What To Take Away from Movie Marketing Switch at Disney Studios

Last week we learned of a shake-up in the marketing department for Walt Disney Pictures. They brought in a Hollywood outsider to take over a struggling department, but ultimately she was too far outside the club to be accepted by it. At least that’s the premise of a column in Forbes this week. (You’ll have to forgive Forbes for using a picture of Walt Disney Studios theme park in Paris instead of the real one in Burbank.)

We learn that M.T. Carney might actually had made some progress in affecting change at the Mouse House:

During her tenure at Disney, Carney reportedly made important upgrades to planning and processes, while also reallocating funds from traditional to new media. By ending this experiment with her, is the company risking the tenuous ties recently forged via its new social and digital strategies?

While I did notice some change, it certainly wasn’t seismic. But I agree that it was a step in the right direction. Disney needs to continue to leverage online fans and to reach the growing number of households who are disconnected from traditional media.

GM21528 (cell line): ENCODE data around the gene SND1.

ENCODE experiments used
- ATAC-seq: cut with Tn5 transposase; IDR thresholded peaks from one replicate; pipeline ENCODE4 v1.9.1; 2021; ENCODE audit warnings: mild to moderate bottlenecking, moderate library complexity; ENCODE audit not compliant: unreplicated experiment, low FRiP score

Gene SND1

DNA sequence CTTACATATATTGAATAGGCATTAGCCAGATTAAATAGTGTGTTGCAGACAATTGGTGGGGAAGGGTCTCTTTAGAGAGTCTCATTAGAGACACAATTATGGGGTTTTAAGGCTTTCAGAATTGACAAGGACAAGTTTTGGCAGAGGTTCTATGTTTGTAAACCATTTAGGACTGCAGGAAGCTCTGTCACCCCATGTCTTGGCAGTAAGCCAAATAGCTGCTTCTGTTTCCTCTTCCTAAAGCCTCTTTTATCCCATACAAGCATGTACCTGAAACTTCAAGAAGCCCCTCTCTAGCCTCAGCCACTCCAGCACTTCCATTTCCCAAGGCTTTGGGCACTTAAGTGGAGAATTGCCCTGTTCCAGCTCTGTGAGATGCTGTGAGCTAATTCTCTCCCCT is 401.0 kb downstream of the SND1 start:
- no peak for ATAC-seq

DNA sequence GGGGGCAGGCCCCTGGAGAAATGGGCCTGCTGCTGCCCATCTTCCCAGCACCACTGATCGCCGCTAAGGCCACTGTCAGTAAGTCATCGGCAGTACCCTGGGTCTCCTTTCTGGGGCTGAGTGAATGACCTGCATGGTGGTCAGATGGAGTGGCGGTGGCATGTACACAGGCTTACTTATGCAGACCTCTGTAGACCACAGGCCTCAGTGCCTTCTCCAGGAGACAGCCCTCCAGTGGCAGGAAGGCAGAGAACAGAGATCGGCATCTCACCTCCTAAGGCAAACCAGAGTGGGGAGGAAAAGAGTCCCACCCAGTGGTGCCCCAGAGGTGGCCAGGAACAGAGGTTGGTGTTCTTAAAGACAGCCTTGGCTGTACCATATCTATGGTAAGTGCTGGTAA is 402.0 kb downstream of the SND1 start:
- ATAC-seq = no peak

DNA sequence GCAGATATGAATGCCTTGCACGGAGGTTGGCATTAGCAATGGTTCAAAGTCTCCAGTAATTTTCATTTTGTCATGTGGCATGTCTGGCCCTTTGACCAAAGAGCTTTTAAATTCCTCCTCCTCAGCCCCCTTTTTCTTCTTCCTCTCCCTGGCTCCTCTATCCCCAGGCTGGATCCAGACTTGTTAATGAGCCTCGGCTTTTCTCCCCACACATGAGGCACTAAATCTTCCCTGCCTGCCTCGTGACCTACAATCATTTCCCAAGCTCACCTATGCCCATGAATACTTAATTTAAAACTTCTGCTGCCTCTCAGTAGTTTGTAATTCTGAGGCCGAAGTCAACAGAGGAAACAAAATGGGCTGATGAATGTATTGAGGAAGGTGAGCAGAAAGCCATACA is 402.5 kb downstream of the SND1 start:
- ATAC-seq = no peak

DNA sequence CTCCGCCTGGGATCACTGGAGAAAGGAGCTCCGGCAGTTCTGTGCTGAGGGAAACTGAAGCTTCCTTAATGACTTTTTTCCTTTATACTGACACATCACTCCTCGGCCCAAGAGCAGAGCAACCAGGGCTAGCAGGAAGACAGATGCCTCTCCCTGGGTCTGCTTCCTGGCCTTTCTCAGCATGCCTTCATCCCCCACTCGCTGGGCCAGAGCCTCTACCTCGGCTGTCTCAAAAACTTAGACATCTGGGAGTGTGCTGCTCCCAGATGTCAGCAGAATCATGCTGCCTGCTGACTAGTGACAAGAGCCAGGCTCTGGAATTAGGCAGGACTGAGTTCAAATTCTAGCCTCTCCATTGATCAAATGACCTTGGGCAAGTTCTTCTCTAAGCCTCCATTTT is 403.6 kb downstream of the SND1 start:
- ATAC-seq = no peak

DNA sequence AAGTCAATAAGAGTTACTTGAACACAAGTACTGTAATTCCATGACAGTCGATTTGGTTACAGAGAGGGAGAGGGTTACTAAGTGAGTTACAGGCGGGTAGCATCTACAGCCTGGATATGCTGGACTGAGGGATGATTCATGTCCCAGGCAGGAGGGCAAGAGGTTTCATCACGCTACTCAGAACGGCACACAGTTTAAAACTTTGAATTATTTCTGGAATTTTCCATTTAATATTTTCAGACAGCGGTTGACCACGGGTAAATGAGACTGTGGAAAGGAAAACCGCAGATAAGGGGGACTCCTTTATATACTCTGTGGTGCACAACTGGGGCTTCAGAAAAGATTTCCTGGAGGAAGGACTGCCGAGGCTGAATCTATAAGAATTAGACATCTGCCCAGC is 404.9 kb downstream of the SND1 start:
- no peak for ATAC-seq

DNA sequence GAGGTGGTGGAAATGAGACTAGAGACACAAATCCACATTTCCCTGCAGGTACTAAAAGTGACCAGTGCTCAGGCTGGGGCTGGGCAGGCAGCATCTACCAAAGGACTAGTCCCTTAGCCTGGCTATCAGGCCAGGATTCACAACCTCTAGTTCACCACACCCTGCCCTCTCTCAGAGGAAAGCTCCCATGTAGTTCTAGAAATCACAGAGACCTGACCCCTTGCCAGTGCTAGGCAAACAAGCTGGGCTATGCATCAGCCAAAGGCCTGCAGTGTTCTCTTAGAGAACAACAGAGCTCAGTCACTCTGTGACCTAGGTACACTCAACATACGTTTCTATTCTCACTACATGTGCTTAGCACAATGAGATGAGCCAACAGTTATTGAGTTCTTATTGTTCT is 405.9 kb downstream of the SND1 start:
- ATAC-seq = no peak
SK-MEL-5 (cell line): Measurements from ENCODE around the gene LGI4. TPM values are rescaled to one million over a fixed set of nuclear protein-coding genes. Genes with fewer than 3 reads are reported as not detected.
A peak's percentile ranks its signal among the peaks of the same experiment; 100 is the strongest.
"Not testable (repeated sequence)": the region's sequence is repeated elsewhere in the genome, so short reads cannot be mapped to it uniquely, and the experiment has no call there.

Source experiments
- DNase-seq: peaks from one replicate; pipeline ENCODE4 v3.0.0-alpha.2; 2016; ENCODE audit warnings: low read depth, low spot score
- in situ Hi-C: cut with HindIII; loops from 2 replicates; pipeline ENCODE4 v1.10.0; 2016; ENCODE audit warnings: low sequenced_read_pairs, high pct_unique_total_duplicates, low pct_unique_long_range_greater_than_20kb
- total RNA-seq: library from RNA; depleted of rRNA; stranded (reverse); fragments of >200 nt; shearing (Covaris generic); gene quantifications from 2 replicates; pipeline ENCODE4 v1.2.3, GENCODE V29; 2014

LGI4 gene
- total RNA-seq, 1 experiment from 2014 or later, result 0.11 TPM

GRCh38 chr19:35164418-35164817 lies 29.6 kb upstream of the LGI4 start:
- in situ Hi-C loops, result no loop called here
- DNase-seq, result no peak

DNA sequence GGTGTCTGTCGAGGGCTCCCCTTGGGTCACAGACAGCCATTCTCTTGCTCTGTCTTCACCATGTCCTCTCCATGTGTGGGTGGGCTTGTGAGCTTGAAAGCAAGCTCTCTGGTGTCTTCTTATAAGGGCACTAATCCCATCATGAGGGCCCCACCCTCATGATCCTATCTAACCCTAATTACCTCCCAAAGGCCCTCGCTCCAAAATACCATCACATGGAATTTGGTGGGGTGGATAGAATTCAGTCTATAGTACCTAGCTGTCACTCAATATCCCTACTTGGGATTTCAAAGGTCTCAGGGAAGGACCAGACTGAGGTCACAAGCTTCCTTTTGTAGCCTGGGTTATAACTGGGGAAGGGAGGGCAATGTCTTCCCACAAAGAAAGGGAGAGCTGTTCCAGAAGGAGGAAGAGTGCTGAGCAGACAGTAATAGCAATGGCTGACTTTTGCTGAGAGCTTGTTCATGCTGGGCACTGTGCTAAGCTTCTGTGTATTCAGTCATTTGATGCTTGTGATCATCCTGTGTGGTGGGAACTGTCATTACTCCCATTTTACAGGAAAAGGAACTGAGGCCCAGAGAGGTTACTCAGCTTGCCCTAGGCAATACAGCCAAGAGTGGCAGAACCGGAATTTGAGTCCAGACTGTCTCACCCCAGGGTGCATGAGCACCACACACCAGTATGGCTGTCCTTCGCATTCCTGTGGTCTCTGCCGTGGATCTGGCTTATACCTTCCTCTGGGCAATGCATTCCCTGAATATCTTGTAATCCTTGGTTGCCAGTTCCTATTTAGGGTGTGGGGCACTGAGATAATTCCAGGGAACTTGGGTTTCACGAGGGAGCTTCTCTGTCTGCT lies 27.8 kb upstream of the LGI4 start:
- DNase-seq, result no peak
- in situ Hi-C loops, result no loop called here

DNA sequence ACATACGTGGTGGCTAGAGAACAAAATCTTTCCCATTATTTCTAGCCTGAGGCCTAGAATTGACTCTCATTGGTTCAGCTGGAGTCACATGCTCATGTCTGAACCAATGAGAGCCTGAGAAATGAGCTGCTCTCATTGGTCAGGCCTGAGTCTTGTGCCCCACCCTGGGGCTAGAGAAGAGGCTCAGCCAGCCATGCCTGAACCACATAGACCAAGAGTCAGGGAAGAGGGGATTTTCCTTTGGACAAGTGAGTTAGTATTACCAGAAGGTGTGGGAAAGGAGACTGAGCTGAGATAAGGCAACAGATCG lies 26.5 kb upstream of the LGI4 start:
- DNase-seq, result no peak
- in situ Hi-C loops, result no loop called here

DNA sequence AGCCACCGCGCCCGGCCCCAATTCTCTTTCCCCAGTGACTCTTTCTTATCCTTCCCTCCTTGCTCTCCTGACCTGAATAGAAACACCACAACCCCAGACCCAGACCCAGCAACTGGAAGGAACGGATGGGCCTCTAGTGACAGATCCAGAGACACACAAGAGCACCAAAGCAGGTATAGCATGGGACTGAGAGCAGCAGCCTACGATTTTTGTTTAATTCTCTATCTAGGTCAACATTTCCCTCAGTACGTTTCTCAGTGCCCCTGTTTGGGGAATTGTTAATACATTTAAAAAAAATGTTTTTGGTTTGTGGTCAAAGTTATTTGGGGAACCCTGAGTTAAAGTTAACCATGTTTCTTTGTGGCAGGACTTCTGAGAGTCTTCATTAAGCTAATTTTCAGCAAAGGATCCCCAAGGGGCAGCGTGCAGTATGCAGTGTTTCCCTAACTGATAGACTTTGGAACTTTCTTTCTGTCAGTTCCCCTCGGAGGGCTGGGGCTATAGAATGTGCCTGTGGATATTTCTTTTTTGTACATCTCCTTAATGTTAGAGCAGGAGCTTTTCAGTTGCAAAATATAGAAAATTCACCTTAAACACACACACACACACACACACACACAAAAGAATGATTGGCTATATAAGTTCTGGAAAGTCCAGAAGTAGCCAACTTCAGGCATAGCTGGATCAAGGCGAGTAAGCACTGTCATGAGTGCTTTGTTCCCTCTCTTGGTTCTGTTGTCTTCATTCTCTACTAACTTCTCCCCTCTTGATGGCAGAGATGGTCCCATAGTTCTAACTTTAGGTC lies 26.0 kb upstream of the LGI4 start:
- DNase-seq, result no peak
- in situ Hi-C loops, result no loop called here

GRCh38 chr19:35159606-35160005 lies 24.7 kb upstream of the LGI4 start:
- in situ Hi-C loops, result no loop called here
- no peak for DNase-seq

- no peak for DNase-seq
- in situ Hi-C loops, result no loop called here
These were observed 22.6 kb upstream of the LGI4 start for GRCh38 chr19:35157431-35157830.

The best part is how measurable and affordable new media is. Alas, if you’ve been watching the SOPA/PIPA debate you realize how scared Hollywood is about new media in general. They believe they’re in a war against it and when you’re fighting an enemy it’s almost impossible to embrace it and integrate it into your business.

We keep hearing that Bob Iger is a different type of CEO. More technologically savvy, if not quite a native himself. Well, I know that there are plenty of Digital Natives in the company today. Iger only needs to ask and they’ll come and help him navigate these waters. Then he can go tell his Movie Studio buds what they can do to change.

4 thoughts on “What To Take Away from Movie Marketing Switch at Disney Studios”

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  3. This reminds me of Disney’s original approach to the “new media” of VHS, and how they tried suing home video out of existence before learning how buckets of cash follow putting titles into and out of the “Disney Vault”

  4. Remember there was a time that the movie studios were afraid of and quite actively against the new media – television. That is until one studio head had the foresight to see how it would help his studio and its new project – a theme park in Anaheim! Walt Disney was the first studio to produce original material for TV – and we all know how that went.

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